Batmobile #6 Project Bat!
Bringing New Life To An Old Bat!
HOLY CIRCUIT BREAKERS BATMAN!! ITS TIME TO GET THIS THING TO B&B FOR A REWIRE JOB BEFORE WE HAVE PROBLEMS! THE BAT-COMPUTOR IS BONKERS!
Well, I'm sure Robin (actor Burt Ward) never said that to Batman (actor Adam West) but we do have one of the original Batmobiles here at the B&B wire shop (or should we say "Batcave") to get an completely new custom wiring system installed from Headlight to.. Afterburner? This particular car is one of the originals that George Barris built back in the late 60's, and we were hired by the owners Pat Orsillo & SIL Jay to completely replace & upgrade the entire wiring system and add in a few extra goodies like back-up camera, better tunes, and re-install a few more Bat-accessories. I've wired a lot of different types of Cars, Trucks, special interest, and Streetrods in my 49 years of wiring, but this is a first for me with a Batmobile. I like it cause' its something different. And different it is!! Follow along as we post a few pics of the on-going re-construction of the electrical system in the old Batmobile. She's long at 19 feet!
Yes, we have the Spagetti, but we're missing the meatballs and sauce! A quick glimpse of the underdash wiring in the Batmobile, and you can tell it needs some serious help here! Wires, wires everywhere! Some wires not even connected to anything, just added to the confusion. Carefully removing the wiring out from the dash, didn't take to long. My only worry was not getting choked by the wiring and JoAnna finding me dead under the dash with wires wrapped around my neck. LOL! I've seen a lot worse though in my 49 years of wiring vehicles. Some you actually scratch yer' head and wonder "how did this thing actually run?" Amazing...
An underdash shot of just some of the wiring that needed to be replaced and upgraded. We need to start from scratch here and get this ole' girl back in shape!
Left- As with the underdash, the engine compartment was wires, wires everywhere also. Again, some terminated and not connected to anything. And, lots of electrical tape! I must have removed a whole roll of electric tape just in the engine bay. Even the tape had tape on it! LOL!
Above left- The Ignition circuitry was a mess from the electronic control module (ECM) to the Distributor. The coil had wire ties holding it to the engine block. Must be a light weight thing...
Above right- Bundles of convoluted tubing covers the wiring and cables for charging and starting systems. This will be all replaced with some nice, neat organized wiring.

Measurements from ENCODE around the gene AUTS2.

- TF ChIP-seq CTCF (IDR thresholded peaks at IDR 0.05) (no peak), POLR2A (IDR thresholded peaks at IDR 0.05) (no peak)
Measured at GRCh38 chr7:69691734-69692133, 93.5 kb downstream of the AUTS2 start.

At the Bellhousing area, we have a malfunction at the junction! At this point, the only thing that was correct was the ground strap to the firewall. I think that was the OEM one to. That's also going to be replaced.
I designed a new fuse panel and a new circuit breaker panel for the Batmobile. Because this car has so many Bat-gadgets on it, this called for a serious fuse and circuit breaker center. Using my pal Mike Mannings Highway 15 fuse panel (owner of American Autowire) to handle the chassis wiring functions, I combined it with a custom built circuit breaker panel that I designed to handle all the electrical components on board the Batmobile. I then mated these two panels together to make one large control center for all the electrics.
Once the two panels were joined together and wired, the big control center was mounted under the dash. One thing with this car, it had a lot of room under the dash! Twice as much as your average Streetrod and that was a plus for me. The older I get, the tougher it is getting under cramped dashboards!! Once mounted up under the dash, I started to run the main charging circuitry from the new 3G Ford Alternator that I chose to do the charging chores. At close to 100 amps of output, this unit should take care of the charging chores for this beast.
Alternator output circuitry along with the Alternator's "voltage sensing" circuit is run through a grommet in the firewall and run to the main junction block. Main Battery power will be distributed from this junction block to take care of every Bat-gaget this car has. The circuit breaker panel to the right handles the Bat-aesthetics, the fuse panel to the left handles the car's chassis, engine, and lighting systems.